• Energy Institute releases its first Statistical Review of World Energy

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    • Post Author

      Patrick Lavery

      Combustion Industry News Editor

The latest edition of the Statistical Review of World Energy has been released, for the first time under the new management of the UK’s Energy Institute (in conjunction with KPMG, Kearney, and Heriot Watt University). Looking at the year 2022, the Review finds that:

  • Global primary energy consumption grew by around 1% compared to 2021 (making it 2.8% higher than 2019, before the covid pandemic), with just under 82% of total consumption supplied by fossil fuels (a relatively unchanged portion). This was despite record high prices for coal, record high prices for gas in Europe and Asia, and oil prices averaging US$101/barrel, driven by the Russian invasion of Ukraine and carryover effects from the covid pandemic. Oil still provides the largest share of primary energy consumption, followed by coal, natural gas, wind and solar together, hydroelectricity, and then nuclear.
  • Greenhouse gas emissions from energy use, industrial processes, flaring and methane grew by 0.8% to 39.3 GtCO2e, roughly the equivalent of 70% of total anthropogenic greenhouse gas emissions. The Asia-Pacific region accounted for more than 50% of these total emissions.
  • GHG emissions from flaring decreased a considerable 3.8%, and those from industrial processes decreased 0.2%.
  • 2022 had the largest increase in solar and wind capacity ever in absolute terms, at 266 GW (72% being solar). China added 37% of solar capacity and 41% of wind capacity.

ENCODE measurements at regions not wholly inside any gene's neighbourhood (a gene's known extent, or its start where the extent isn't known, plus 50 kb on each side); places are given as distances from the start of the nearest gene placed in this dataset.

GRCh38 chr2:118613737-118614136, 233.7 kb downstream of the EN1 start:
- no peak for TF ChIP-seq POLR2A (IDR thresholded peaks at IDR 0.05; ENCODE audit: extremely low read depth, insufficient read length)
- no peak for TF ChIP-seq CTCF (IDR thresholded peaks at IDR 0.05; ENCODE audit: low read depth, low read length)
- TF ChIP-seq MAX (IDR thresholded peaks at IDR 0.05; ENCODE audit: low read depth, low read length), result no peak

• Renewables excluding hydropower constituted 7.5% of global primary energy consumption, up 1% from 2021.
  • For electricity production, coal firing was the largest contributor (35.4%), natural gas 23%, while solar and wind together constituted 12%.
  • Energy consumption per person is strongly correlated to gross domestic production per person (as well as numerous other factors, including energy efficiency, dwelling size, travel distances, concentration of industry, and climatic conditions). For instance, African countries other than South Africa, Algeria, Egypt and Morocco had an average consumption of 6.9 GJ/person, while Qatar averaged 699.2 GJ/person. The USA averaged 283.5 GJ/person, Germany 147.5 GJ, the UK 108.4 GJ, Australia 228.5 GJ, and Japan 143.9 GJ.

Juliet Davenport, the president of the Energy Institute, said of the findings that “Despite further strong growth in wind and solar in the power sector, overall global energy-related greenhouse gas emissions increased again. We are still heading in the opposite direction to that required by the Paris Agreement.”